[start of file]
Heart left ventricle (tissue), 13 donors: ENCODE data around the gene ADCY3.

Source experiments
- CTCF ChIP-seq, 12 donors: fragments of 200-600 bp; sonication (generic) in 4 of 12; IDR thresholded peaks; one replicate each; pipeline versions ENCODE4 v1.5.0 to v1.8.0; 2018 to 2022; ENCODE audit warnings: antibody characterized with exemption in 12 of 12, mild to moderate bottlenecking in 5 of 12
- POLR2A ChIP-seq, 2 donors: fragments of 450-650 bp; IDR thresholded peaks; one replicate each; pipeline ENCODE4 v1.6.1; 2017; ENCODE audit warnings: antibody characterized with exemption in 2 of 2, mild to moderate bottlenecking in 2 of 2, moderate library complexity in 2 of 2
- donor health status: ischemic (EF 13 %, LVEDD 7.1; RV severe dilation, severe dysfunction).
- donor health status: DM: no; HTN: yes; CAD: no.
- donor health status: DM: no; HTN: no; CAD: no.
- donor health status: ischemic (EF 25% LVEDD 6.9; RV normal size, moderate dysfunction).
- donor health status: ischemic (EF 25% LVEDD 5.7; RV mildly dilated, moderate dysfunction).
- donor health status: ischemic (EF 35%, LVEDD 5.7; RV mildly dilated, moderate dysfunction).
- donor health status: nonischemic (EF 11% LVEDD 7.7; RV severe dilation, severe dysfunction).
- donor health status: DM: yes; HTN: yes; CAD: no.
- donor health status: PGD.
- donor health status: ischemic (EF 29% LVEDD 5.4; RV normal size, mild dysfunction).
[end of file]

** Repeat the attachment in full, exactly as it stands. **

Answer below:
Heart left ventricle (tissue), 13 donors: ENCODE data around the gene ADCY3.

Source experiments
- CTCF ChIP-seq, 12 donors: fragments of 200-600 bp; sonication (generic) in 4 of 12; IDR thresholded peaks; one replicate each; pipeline versions ENCODE4 v1.5.0 to v1.8.0; 2018 to 2022; ENCODE audit warnings: antibody characterized with exemption in 12 of 12, mild to moderate bottlenecking in 5 of 12
- POLR2A ChIP-seq, 2 donors: fragments of 450-650 bp; IDR thresholded peaks; one replicate each; pipeline ENCODE4 v1.6.1; 2017; ENCODE audit warnings: antibody characterized with exemption in 2 of 2, mild to moderate bottlenecking in 2 of 2, moderate library complexity in 2 of 2
- donor health status: ischemic (EF 13 %, LVEDD 7.1; RV severe dilation, severe dysfunction).
- donor health status: DM: no; HTN: yes; CAD: no.
- donor health status: DM: no; HTN: no; CAD: no.
- donor health status: ischemic (EF 25% LVEDD 6.9; RV normal size, moderate dysfunction).
- donor health status: ischemic (EF 25% LVEDD 5.7; RV mildly dilated, moderate dysfunction).
- donor health status: ischemic (EF 35%, LVEDD 5.7; RV mildly dilated, moderate dysfunction).
- donor health status: nonischemic (EF 11% LVEDD 7.7; RV severe dilation, severe dysfunction).
- donor health status: DM: yes; HTN: yes; CAD: no.
- donor health status: PGD.
- donor health status: ischemic (EF 29% LVEDD 5.4; RV normal size, mild dysfunction).